• For more detailed information look on related pages, not every tool or item follow this rules.

## Gear

Weapon ${\displaystyle Damage=BaseWeaponDamage*{\sqrt {\frac {\sqrt {Strength*{q}Weapon}}{10}}}}$

Armor Defense given by a piece of gear = ${\displaystyle _{q}BaseDefense*{\sqrt {\frac {_{q}Gear}{10}}}}$.

Bonus Stats from rings, shirts, masks, gilded gear, etc = ${\displaystyle _{q10}BaseBonuses*{\sqrt {\frac {_{q}Gear}{10}}}}$.

## Ability/Attribute

When two or more Abilities/Attributes is factored in the output quality (for an example, gathering Rock Crystal), the formula is the geometric means of the combined stat numbers

Examples:

${\displaystyle QualityCap(2stats)={\sqrt {Stat_{1}*Stat_{2}}}}$

${\displaystyle QualityCap(3stats)={\sqrt[{3}]{Stat_{1}*Stat_{2}*Stat_{3}}}}$

# Notes

## From loftar

For buildable objects, the quality is almost always calculated as such:

• The qualities of items in the individual item types are averaged arithmetically.
• The resulting average qualities of the various types are also averaged arithmetically -- often with some weights on items that should be "obviously" more important (like the iron in iron plows) -- to create the quality of the built object.

For craftable items, most are calculated like this:

• As with buildable object, the qualities of the individual item types are averaged, and then weighted together based on importance.
• If one is using any tools, like a churn, anvil, or smithy's hammer, the qualities of those are averaged with the above resultant quality -- often with a weigth of 1/4 for the tool.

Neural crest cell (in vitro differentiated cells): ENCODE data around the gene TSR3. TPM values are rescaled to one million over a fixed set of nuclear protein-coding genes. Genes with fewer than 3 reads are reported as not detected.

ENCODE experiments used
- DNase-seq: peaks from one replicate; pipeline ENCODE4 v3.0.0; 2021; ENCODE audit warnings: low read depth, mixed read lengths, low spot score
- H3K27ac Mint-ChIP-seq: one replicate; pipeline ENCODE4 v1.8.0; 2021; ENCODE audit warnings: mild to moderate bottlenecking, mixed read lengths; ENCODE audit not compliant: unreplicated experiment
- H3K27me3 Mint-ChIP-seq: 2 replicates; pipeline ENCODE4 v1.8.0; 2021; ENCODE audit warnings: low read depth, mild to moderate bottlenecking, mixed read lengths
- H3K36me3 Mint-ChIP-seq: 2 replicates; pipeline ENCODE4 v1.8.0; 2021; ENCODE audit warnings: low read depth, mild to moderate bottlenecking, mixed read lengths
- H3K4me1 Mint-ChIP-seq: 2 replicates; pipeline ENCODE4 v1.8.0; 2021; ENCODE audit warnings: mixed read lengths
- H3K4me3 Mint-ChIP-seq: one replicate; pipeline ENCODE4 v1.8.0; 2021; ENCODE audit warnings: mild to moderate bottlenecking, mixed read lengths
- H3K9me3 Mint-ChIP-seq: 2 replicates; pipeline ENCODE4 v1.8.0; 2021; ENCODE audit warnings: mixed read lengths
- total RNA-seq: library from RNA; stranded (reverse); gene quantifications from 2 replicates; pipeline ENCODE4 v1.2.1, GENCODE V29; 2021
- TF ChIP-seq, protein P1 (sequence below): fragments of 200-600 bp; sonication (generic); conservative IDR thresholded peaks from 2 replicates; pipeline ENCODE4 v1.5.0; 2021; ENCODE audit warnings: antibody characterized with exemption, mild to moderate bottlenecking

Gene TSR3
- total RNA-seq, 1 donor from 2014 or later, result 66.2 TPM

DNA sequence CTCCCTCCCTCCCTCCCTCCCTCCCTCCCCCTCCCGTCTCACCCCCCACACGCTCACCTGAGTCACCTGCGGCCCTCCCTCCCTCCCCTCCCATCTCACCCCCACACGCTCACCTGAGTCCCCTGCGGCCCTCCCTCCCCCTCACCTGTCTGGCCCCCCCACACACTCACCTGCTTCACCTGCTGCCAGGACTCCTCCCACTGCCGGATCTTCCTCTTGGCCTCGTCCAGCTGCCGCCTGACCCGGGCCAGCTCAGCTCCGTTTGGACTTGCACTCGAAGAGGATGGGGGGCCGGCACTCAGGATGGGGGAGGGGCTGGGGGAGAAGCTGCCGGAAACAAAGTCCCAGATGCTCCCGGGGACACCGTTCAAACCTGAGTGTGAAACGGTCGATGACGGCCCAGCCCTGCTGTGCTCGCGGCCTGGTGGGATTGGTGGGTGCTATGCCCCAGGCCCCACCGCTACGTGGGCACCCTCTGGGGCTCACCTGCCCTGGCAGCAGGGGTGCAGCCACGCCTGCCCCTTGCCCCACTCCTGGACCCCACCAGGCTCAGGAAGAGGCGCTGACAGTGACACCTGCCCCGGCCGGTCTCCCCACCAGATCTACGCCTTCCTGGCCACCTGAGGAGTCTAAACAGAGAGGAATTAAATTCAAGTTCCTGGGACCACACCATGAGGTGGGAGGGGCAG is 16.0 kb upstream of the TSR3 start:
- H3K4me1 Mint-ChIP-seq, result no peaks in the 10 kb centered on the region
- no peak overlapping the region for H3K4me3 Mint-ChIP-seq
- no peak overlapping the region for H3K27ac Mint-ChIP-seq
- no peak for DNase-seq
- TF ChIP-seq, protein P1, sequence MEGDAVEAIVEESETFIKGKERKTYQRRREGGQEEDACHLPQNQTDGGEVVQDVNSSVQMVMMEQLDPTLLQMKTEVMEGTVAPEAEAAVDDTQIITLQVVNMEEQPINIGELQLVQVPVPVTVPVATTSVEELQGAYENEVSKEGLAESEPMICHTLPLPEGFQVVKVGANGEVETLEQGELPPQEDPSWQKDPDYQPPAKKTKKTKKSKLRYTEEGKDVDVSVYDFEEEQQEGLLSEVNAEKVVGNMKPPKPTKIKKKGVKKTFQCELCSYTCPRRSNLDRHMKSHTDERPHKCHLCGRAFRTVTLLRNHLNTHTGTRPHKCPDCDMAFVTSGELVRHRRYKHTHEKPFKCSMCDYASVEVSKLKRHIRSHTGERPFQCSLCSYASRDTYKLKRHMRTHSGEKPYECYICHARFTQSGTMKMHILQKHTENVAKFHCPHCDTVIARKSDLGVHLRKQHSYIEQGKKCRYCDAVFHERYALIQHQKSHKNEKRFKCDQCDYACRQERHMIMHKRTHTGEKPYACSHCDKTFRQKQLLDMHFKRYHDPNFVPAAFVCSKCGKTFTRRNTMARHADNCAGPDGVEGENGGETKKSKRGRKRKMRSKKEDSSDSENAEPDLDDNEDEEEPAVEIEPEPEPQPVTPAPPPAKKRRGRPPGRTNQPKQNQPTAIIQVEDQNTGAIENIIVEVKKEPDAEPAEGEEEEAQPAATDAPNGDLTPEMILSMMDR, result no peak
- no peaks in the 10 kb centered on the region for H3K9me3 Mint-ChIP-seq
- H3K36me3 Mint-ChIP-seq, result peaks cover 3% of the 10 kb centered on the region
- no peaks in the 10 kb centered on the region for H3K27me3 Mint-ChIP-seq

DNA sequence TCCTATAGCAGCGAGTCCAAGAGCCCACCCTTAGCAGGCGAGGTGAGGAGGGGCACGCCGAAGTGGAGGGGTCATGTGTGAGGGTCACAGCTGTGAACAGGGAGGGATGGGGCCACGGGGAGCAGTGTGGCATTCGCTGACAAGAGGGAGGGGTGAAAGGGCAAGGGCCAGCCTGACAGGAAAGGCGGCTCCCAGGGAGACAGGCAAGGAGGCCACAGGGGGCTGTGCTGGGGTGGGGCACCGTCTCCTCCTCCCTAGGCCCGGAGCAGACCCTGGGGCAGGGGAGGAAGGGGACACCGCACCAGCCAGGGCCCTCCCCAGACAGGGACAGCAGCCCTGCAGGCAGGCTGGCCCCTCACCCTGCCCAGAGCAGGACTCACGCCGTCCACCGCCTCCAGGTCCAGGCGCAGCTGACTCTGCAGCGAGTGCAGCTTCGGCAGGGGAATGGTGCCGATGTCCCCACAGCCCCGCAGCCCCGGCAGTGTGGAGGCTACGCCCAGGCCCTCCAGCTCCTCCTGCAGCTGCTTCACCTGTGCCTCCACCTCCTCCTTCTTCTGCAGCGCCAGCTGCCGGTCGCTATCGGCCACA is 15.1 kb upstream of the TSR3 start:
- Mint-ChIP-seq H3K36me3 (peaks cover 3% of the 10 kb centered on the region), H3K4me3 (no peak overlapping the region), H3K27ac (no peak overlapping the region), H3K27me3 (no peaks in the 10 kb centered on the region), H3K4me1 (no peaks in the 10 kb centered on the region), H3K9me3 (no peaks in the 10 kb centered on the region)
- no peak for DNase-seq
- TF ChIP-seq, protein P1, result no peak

• If any character attributes are involved, those attributes themselves are averaged geometrically, and if the resultant "skill quality" is lower than the "input/tool quality", the resultant quality is the arithmetic average of the skill quality and the input/tool quality.

If you don't know what a geometric average is, it is the multiplication product of the individual values, raised to the power of the inverse of the number of values. In other words, averaging values ${\displaystyle V_{1},V_{2},\ldots ,V_{n}}$ geometrically means calculating ${\displaystyle (V_{1}\cdot V_{2}\cdot \ldots \cdot V_{n})^{\frac {1}{n}}}$.

As for ovens, kilns, smelter and finery forges, the quality of the resultant quality is the arithmetic average of the input item quality and the average of the oven quality and fuel quality, where the fuel quality is the arithmetic average of the fuel items put into the oven. In other words, if the item quality is ${\displaystyle q_{i}}$, the oven's quality is ${\displaystyle q_{o}}$ and the fuel's quality is ${\displaystyle q_{f}}$, the quality of the resulting item will be ${\displaystyle {\frac {2q_{i}+q_{o}+q_{f}}{4}}}$.

As for the skills involved in crafting, it should mostly be obvious, but there are, of course, a few things to clarify:

• Sewing related recipes (including leatherworking ones) use the Sewing and Dexterity values.
• Smithing related recipes often combine both Smithing and Strength.